Three Persons
Four Persons
Housekeeping supplies
Apparel & Services
Personal care products & services
More than four persons Over Four Persons Amount
For each additional person, add to four-person total allowance: $262

Unless higher amounts can be substantiated as “necessary” living expenses with all required supporting documentation, it typically is advisable to use the amounts listed above for the corresponding expenditures for the expense category, “Food, Clothing and Misc.” on Form 433-A, the Offer in Compromise’s Collection Information Statement.

Copies of documents of all other income and expense items, including your prior year tax returns, need to accompany your Offer in Compromise in order to substantiate and verify these amounts to the Internal Revenue Service.

As you can see from all of the above, there is a precise formula used by the IRS in the determination of your Reasonable Collection Potential and, consequently, the minimum amount of your offer.  It is irs offer in compromise, form 656, form 433-aunlikely that a “pennies on the dollar” value would be derived from this computation, and you would be advised not to submit any offer that could be construed as frivolous unless you wish to “swim with the fishes”.  Before deciding on submitting an Offer in Compromise and engaging expensive professionals to prepare the application, it might be prudent for you to calculate your Reasonable Collection Potential, or minimum offer, using the above algorithm.  It is suggested that you set up the above algorithm and formulas in an Excel spreadsheet, enter the values of all of the requisite variables and parameters, and see how your calculated offer would vary using different assumptions, estimates, and data sets.  Moreover, if you are undecided about which of the three basic payment terms you should select, just insert 48, 60, or 120 less the number of months since your tax assessment, into the algorithm to see their impact on your offer.  This exercise alone may minimize errors of omission, incorrect estimates, and miscalculations in judgment, resulting in significant tax savings; more importantly, it may minimize the risk of your offer being rejected by the IRS.  Although precise numbers may not be readily available for some of your living expenses and the like, at least guesstimates may be sufficient to assist you enough in arriving at a preliminary decision as to whether an Offer in Compromise is the appropriate economic course of action for you to pursue in the settlement of your tax liability assessed by the Internal Revenue Service.  Of course, upon the formal filing of your offer, guesstimates will not suffice:  complete, accurate, substantiated, and honest information compiled in “good faith” will be required in order to enhance the prospect of your Offer in Compromise of being accepted by the Internal Revenue Service.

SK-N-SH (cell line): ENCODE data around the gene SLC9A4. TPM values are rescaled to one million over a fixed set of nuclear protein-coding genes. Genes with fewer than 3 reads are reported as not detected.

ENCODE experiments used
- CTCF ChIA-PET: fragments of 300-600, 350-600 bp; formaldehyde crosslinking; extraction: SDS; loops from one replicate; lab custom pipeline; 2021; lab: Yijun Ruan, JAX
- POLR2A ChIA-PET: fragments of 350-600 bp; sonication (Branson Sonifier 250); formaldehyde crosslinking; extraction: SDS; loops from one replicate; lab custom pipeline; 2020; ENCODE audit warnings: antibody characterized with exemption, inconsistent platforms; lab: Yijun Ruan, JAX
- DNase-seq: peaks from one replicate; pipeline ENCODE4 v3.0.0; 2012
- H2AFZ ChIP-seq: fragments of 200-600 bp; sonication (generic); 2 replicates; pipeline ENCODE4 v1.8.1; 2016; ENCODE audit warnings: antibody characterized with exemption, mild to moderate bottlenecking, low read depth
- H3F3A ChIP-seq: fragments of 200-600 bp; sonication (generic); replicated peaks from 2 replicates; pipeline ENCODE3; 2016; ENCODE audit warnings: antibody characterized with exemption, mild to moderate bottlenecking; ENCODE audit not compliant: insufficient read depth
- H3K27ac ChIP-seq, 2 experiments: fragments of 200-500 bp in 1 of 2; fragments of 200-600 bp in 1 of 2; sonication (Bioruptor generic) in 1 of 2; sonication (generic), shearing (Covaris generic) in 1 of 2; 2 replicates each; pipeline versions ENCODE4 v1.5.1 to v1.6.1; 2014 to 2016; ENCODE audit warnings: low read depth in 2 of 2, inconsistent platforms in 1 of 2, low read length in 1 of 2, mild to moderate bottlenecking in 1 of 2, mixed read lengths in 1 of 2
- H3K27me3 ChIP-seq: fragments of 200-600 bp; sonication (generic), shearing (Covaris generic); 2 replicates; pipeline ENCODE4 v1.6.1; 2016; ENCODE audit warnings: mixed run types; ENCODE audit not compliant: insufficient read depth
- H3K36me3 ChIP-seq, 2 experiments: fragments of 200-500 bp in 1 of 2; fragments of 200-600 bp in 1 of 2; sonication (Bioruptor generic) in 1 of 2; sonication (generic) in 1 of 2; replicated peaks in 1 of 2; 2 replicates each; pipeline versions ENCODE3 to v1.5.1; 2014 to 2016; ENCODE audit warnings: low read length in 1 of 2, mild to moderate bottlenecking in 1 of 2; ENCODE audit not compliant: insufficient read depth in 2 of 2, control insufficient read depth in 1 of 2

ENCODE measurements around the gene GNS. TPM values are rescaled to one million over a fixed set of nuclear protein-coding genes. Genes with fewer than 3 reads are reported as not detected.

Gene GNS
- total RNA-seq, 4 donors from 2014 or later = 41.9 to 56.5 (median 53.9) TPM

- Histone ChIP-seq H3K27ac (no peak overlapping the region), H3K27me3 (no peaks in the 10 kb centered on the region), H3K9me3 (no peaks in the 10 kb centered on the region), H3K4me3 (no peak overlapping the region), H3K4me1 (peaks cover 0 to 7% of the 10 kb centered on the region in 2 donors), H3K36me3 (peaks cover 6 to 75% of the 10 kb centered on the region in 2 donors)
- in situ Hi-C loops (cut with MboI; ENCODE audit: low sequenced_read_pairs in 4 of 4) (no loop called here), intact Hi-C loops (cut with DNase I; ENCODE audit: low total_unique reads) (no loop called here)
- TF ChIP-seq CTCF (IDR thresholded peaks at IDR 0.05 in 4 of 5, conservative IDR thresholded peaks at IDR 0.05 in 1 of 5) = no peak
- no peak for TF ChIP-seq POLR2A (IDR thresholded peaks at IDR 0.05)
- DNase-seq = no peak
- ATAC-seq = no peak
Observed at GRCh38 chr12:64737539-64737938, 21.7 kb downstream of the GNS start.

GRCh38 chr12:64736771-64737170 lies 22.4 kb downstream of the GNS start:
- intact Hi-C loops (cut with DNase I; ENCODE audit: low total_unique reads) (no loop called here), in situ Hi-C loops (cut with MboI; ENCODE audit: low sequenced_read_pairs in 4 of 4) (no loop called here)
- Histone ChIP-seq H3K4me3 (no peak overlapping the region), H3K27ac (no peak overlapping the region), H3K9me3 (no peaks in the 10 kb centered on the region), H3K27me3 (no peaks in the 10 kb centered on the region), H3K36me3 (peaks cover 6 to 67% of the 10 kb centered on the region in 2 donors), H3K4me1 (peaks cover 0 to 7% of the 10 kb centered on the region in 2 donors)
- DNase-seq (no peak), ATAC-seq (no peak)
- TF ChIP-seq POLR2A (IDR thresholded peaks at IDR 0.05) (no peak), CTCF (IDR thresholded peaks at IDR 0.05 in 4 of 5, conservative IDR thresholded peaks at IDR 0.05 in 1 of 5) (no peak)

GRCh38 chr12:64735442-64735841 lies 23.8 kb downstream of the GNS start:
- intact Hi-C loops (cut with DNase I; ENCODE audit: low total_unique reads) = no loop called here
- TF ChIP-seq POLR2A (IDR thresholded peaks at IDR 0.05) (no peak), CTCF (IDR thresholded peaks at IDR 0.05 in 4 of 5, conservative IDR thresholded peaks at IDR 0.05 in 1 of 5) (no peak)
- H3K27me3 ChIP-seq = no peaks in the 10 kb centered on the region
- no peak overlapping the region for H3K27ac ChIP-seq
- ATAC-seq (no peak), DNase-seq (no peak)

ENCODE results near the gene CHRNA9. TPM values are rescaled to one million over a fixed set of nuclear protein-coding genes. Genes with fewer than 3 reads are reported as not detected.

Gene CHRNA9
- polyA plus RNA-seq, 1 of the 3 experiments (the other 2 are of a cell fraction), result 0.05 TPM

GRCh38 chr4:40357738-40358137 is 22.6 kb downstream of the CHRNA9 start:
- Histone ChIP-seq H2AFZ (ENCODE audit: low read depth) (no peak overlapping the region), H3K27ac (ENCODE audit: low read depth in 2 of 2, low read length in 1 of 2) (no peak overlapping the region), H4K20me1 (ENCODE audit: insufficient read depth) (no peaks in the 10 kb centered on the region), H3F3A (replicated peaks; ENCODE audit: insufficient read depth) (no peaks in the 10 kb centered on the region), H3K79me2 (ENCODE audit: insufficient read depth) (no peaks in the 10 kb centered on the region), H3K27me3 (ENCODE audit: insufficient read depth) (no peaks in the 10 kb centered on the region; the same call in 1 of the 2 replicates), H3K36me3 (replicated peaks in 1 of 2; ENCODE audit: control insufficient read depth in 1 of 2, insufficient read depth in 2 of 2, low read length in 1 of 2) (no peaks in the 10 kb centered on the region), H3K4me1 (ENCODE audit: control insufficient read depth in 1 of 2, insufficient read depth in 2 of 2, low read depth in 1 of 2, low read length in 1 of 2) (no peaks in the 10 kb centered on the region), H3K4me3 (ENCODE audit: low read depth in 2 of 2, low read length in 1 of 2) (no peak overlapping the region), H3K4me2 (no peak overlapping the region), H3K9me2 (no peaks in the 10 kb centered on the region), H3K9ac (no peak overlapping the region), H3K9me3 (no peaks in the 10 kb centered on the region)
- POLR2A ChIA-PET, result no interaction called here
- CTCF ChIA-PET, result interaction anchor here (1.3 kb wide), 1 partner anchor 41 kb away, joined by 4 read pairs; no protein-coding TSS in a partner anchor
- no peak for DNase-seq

irs offer in compromise, form 656, form 433-a
In bocca al lupo!



This article is provided for informational purposes and is not intended to be construed as legal, accounting, or other professional advice.  For further information, please consult appropriate professional advice from your attorney and certified public accountant.

About William Brighenti

William Brighenti is a Certified Public Accountant, Certified QuickBooks ProAdvisor, and Certified Business Valuation Analyst. Bill began his career in public accounting in 1979. Since then he has worked at various public accounting firms throughout Connecticut. Bill received a Master of Science in Professional Accounting degree from the University of Hartford, after attending the University of Connecticut and Central Connecticut State University for his Bachelor of Arts and Master of Arts degrees. He subsequently attended Purdue University for doctoral studies in Accounting and Quantitative Methods in Business. Bill has instructed graduate and undergraduate courses in Accounting, Auditing, and other subjects at the University of Hartford, Central Connecticut State University, Hartford State Technical College, and Purdue University. He also taught GMAT and CPA Exam Review Classes at the Stanley H. Kaplan Educational Center and at Person-Wolinsky, and is certified to teach trade-related subjects at Connecticut Vocational Technical Schools. His articles on tax and accounting have been published in several professional journals throughout the country as well as on several accounting websites. William was born and raised in New Britain, Connecticut, and served on the City's Board of Finance and Taxation as well as its City Plan Commission. In addition to the blog, Accounting and Taxes Simplified, Bill writes a blog, "The Barefoot Accountant", for the Accounting Web, a Sift Media publication.